For example, the eleven Ukrainian Constitutional Court judges implicated in attempts to derail anti-corruption efforts had better reconsider. They might otherwise find themselves becoming subject to US sanctions, including visa bans and asset freezes. The Global Magnitsky Act of 2016 was specifically designed with such characters in mind.

Numerous other prominent Ukrainians now have good reason to rethink their actions. Putin’s closest ally in Ukraine, Viktor Medvedchuk, has been sanctioned by the United States since March 2014 over the Russian occupation of Crimea. Why, then, is he allowed to head a parliamentary faction and control three major Ukrainian television channels? Biden is likely to pose such a question.

The FBI has reportedly been investigating Ukrainian oligarch Ihor Kolomoiskiy since 2016 for alleged money laundering in Cleveland. Strong rumors suggest that Trump blocked his prosecution in the United States. Kolomoiskiy is another obvious target for the Global Magnitsky Act. Meanwhile, the bungled US Department of Justice case against fellow oligarch Dmytro Firtash is likely to finally result in his extradition to the United States.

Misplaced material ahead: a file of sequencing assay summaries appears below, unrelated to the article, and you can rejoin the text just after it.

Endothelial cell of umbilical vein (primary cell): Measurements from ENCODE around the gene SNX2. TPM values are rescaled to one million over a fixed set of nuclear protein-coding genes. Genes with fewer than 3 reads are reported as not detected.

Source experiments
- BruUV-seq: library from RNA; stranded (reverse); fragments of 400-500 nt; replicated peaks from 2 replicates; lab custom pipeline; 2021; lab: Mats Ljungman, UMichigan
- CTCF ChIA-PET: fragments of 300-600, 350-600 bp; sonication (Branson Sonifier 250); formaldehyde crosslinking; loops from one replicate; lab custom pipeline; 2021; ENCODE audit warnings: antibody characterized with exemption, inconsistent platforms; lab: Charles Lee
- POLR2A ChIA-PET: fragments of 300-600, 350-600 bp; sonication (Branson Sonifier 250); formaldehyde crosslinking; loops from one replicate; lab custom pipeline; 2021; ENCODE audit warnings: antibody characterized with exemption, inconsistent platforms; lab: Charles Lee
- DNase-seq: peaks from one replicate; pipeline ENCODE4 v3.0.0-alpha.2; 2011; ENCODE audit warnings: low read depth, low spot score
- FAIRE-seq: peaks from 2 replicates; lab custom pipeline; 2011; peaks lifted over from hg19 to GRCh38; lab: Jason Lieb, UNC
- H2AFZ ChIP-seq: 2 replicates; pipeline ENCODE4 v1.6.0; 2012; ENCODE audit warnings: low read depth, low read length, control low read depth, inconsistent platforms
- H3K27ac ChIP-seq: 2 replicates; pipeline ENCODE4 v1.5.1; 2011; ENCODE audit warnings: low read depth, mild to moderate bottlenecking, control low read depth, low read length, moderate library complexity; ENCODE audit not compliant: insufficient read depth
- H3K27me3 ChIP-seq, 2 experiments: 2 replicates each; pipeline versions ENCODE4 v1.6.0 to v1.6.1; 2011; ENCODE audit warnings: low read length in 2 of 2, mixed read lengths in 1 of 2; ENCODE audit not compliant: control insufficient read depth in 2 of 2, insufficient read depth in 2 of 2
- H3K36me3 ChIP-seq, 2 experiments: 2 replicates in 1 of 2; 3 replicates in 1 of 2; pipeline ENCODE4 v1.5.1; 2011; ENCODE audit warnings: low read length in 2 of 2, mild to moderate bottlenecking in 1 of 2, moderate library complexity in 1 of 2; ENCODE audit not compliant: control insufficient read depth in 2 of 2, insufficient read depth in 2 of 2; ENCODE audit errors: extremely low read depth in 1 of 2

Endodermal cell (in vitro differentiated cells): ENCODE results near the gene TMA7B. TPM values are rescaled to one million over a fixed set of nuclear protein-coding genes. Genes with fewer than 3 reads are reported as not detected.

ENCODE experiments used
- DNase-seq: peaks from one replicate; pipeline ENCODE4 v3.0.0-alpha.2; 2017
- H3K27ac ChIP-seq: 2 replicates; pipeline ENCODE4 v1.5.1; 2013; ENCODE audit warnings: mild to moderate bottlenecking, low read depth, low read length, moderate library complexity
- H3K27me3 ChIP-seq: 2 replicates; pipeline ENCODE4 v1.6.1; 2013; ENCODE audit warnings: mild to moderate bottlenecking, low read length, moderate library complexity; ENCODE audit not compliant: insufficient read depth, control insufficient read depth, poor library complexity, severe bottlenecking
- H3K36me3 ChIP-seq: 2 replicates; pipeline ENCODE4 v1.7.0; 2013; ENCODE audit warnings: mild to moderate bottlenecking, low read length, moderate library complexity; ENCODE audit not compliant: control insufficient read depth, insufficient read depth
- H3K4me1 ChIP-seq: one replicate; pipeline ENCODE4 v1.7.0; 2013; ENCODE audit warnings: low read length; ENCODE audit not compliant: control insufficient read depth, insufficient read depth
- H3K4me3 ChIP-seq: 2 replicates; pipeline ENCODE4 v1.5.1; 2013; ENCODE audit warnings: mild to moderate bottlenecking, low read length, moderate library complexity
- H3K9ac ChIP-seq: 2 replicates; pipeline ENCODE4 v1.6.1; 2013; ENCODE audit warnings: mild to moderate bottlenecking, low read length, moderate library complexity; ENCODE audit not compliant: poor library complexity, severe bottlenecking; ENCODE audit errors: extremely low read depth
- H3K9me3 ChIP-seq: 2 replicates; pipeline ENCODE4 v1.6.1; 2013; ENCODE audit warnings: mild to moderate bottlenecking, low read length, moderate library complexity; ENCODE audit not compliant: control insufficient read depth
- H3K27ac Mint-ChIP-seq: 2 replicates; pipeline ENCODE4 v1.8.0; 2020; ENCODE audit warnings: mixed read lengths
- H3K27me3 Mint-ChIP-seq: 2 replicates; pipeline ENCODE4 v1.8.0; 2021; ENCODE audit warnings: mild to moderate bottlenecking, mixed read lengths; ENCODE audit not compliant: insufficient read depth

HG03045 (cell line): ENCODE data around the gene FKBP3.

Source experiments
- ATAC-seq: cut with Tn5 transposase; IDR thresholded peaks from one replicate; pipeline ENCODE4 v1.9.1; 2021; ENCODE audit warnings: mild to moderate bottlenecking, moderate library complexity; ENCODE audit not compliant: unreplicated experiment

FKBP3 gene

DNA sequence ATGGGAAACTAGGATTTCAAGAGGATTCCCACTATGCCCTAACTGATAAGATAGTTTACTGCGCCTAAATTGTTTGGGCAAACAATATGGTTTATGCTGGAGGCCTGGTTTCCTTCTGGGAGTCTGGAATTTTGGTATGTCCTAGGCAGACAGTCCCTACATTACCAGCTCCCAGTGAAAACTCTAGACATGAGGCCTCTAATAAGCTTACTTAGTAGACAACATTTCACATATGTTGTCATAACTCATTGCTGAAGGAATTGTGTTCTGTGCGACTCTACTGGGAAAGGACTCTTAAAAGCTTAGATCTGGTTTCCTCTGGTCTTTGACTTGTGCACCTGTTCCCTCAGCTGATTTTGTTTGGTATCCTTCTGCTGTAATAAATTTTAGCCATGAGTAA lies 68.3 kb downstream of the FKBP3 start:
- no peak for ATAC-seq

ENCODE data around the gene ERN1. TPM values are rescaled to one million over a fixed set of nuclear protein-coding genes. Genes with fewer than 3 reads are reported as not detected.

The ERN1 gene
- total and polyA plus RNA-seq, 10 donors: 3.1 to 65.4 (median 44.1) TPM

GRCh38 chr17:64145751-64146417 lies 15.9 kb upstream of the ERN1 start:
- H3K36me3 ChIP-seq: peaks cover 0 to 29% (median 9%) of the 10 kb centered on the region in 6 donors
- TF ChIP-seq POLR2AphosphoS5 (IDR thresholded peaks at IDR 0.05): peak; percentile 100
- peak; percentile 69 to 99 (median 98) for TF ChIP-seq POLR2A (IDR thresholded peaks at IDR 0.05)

These US criminal cases could help clean up Ukraine’s politics. They could also provide President Zelenskyy with a new lease on life as he struggles to live up to his billing as a fresh face capable of transforming Ukraine’s political culture.

With Biden backing a strong anti-corruption agenda in Ukraine, the National Anti-Corruption Bureau and the rest of the country’s anti-corruption architecture is set to be reinforced. The long-awaited reform of the Security Services of Ukraine (SBU) is likely to finally take place, while judicial reform will be restarted.

As a result, Ukraine will hopefully move closer towards genuine rule of law. This will have a significant positive impact on the country’s prosperity while paving the way for further Euro-Atlantic integration.

Ukraine’s cooperation with the International Monetary Fund (IMF) will acquire new momentum. Indeed, Ukraine could receive levels of financial support from the IMF, the European Union, and the World Bank which would currently appear implausible.